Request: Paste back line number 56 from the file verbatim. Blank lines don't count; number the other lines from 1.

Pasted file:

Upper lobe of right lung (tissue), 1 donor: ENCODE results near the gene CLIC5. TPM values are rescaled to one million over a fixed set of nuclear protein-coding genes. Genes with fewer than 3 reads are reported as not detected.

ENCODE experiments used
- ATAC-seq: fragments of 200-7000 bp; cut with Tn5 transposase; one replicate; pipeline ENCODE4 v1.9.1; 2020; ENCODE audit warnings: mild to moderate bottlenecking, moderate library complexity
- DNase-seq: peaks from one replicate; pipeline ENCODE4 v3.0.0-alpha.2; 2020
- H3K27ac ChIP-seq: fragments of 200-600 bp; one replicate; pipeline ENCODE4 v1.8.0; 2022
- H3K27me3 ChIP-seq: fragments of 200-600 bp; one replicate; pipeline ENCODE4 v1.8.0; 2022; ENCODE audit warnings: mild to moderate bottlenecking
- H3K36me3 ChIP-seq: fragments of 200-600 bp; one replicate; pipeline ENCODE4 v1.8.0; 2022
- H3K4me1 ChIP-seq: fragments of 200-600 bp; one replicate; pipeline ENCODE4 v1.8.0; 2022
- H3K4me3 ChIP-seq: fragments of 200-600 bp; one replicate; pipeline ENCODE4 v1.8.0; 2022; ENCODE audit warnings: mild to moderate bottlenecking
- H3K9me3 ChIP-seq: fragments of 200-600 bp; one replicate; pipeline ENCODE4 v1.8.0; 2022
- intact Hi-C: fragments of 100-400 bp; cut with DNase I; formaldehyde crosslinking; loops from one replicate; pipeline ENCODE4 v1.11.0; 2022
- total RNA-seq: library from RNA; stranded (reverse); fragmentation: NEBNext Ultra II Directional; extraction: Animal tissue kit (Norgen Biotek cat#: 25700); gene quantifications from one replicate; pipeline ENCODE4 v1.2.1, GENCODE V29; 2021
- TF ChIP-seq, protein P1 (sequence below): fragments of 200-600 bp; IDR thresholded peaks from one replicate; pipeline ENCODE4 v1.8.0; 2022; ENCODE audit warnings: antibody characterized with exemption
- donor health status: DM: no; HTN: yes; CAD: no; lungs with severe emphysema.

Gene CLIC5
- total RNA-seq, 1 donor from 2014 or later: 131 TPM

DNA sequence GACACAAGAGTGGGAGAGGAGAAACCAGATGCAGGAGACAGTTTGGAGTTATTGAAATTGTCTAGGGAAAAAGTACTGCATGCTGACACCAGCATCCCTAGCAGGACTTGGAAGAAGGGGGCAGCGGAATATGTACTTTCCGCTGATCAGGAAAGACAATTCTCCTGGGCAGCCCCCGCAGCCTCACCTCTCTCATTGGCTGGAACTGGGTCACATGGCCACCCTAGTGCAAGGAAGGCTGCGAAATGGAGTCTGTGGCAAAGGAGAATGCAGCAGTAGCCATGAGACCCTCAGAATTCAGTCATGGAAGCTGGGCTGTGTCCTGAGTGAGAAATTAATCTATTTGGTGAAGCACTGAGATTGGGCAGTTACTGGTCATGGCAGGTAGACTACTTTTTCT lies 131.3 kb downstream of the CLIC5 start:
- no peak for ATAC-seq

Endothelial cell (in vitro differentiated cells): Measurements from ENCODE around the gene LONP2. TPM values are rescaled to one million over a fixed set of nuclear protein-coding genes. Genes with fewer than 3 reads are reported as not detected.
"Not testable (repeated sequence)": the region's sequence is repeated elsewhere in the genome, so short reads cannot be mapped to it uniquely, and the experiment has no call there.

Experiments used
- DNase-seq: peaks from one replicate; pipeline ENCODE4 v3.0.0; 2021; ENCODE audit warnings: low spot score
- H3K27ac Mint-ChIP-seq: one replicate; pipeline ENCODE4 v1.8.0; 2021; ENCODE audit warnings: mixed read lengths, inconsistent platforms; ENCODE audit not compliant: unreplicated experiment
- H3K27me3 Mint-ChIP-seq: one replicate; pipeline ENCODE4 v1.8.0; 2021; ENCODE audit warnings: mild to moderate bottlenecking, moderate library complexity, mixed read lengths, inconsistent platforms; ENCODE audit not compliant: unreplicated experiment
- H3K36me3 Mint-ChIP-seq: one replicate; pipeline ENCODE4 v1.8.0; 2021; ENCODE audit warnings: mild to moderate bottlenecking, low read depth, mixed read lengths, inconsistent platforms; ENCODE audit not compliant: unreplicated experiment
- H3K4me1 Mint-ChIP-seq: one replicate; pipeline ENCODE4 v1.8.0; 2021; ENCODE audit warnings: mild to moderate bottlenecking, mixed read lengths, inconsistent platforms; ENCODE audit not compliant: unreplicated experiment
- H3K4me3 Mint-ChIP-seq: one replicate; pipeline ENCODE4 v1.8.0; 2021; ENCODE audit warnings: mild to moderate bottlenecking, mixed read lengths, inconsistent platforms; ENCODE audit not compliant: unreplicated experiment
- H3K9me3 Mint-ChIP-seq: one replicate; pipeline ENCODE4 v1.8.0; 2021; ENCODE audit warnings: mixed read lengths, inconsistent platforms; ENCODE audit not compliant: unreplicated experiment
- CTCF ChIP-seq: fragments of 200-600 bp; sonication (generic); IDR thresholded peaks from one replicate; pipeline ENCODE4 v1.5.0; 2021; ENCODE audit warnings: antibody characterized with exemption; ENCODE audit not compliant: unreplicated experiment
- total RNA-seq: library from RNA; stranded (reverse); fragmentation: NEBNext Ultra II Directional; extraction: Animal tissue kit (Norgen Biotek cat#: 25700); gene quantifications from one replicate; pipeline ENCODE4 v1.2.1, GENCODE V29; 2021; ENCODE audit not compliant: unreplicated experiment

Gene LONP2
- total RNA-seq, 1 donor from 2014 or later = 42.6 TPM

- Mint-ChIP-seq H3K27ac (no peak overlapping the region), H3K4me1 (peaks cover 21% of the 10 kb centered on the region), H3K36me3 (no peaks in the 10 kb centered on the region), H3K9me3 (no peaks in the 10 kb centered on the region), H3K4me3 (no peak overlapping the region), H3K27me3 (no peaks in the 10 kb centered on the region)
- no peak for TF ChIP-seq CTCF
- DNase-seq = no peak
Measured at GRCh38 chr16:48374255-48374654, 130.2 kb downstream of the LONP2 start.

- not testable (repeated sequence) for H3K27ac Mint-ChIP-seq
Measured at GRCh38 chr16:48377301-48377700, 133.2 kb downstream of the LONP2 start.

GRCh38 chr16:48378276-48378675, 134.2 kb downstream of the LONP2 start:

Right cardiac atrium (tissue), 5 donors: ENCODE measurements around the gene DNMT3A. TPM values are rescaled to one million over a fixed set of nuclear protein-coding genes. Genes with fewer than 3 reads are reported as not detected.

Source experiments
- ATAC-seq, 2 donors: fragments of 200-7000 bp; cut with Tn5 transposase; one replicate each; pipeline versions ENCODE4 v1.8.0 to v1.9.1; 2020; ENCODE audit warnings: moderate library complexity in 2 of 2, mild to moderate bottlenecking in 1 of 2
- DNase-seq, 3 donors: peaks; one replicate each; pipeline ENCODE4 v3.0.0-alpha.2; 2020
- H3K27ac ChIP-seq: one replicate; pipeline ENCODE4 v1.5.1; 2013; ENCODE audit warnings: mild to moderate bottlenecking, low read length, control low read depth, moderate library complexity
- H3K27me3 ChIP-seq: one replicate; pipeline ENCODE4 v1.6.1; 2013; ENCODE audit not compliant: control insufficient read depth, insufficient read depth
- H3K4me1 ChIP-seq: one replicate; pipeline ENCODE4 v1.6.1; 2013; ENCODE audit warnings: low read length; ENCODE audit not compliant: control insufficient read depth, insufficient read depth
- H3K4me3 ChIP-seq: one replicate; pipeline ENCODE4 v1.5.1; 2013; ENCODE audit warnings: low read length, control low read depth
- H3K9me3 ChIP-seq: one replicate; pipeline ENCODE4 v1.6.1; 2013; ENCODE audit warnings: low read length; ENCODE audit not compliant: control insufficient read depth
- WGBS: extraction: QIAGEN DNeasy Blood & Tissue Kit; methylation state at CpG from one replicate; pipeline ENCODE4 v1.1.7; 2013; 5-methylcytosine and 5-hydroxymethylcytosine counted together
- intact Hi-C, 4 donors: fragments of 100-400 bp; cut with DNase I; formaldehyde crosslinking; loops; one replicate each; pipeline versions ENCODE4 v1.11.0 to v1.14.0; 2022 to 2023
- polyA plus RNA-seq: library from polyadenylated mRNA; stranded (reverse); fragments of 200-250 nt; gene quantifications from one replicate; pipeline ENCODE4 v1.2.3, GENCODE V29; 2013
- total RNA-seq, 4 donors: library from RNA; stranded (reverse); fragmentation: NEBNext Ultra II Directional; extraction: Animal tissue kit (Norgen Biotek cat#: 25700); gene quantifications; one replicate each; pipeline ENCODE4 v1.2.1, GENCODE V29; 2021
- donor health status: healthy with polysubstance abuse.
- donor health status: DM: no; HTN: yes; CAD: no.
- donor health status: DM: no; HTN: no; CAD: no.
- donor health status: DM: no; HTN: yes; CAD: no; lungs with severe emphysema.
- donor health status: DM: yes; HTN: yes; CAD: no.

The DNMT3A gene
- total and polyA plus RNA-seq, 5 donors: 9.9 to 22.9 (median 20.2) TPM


- donor health status: DM: no; HTN: yes; CAD: no; lungs with severe emphysema.